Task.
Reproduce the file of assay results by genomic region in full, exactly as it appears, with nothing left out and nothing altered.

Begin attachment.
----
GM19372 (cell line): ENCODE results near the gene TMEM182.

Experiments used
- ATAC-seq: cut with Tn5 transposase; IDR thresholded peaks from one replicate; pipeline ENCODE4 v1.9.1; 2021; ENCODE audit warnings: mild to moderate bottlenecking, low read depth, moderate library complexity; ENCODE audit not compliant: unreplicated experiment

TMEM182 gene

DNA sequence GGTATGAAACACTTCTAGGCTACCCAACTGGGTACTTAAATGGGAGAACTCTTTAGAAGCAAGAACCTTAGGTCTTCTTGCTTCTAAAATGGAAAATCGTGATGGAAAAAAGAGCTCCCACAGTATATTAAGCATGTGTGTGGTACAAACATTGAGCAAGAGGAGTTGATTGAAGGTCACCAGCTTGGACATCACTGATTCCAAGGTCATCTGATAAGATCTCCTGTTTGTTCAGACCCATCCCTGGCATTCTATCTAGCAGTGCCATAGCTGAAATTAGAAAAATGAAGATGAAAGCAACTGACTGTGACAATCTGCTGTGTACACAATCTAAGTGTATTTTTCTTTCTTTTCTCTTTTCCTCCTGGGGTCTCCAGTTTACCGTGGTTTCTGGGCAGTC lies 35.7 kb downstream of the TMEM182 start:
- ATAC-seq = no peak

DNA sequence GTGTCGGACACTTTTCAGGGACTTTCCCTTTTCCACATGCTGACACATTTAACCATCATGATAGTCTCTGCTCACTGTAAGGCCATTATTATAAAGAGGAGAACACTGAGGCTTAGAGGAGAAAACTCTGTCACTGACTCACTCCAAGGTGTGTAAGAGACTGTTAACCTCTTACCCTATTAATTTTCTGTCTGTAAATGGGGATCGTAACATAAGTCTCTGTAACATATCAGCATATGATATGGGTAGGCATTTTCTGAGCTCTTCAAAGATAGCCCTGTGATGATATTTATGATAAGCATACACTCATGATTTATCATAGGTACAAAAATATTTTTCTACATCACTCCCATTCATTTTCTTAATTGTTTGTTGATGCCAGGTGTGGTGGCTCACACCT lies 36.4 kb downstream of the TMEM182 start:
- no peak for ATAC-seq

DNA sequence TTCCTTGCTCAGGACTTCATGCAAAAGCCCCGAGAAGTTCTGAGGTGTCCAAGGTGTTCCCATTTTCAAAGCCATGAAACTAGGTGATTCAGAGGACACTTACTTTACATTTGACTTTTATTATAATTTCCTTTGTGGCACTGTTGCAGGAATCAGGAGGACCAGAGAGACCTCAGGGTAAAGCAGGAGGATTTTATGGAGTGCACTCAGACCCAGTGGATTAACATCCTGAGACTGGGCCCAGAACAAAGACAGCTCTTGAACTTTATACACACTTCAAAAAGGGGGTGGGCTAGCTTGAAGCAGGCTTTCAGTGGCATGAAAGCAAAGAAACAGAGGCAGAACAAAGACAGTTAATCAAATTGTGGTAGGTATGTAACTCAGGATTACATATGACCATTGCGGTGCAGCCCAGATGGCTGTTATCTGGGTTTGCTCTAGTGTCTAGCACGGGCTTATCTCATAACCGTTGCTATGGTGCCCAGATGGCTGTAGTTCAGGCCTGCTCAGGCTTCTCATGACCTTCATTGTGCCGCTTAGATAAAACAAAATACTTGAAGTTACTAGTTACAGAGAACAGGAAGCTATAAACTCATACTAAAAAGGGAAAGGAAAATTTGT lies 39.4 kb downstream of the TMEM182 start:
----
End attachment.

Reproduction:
GM19372 (cell line): ENCODE results near the gene TMEM182.

Experiments used
- ATAC-seq: cut with Tn5 transposase; IDR thresholded peaks from one replicate; pipeline ENCODE4 v1.9.1; 2021; ENCODE audit warnings: mild to moderate bottlenecking, low read depth, moderate library complexity; ENCODE audit not compliant: unreplicated experiment

TMEM182 gene

DNA sequence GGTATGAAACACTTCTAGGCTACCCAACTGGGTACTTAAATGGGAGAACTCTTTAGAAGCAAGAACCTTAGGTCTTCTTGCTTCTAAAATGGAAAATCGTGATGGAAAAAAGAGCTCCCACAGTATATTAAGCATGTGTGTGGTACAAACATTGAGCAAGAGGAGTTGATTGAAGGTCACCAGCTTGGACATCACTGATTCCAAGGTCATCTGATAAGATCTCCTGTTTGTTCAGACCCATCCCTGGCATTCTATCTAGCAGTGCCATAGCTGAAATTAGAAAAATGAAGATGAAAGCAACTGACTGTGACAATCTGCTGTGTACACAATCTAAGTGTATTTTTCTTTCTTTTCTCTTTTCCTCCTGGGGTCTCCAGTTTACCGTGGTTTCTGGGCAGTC lies 35.7 kb downstream of the TMEM182 start:
- ATAC-seq = no peak

DNA sequence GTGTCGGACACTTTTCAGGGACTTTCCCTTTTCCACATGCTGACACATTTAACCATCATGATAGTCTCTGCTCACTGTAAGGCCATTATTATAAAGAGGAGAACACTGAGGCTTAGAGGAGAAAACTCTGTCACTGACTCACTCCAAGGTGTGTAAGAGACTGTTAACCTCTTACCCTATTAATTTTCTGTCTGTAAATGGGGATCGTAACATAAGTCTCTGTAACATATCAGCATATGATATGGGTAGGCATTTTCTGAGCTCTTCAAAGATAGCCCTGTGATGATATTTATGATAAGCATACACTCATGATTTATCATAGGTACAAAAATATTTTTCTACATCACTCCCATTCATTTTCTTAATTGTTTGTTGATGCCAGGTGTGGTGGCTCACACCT lies 36.4 kb downstream of the TMEM182 start:
- no peak for ATAC-seq

DNA sequence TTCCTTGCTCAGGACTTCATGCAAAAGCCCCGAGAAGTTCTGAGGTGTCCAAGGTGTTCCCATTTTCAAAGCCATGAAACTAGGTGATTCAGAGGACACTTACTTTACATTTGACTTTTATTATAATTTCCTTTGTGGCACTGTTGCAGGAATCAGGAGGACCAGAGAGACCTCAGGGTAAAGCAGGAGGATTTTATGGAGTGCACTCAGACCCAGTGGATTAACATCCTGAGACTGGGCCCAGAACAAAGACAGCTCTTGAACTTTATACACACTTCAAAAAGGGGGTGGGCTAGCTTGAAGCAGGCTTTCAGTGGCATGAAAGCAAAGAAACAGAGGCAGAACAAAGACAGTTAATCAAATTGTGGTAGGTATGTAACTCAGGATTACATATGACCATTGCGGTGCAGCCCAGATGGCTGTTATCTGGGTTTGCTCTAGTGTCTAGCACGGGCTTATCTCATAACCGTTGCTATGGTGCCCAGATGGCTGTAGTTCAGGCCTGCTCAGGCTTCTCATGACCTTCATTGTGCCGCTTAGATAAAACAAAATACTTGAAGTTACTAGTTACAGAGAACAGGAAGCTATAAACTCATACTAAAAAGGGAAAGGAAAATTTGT lies 39.4 kb downstream of the TMEM182 start: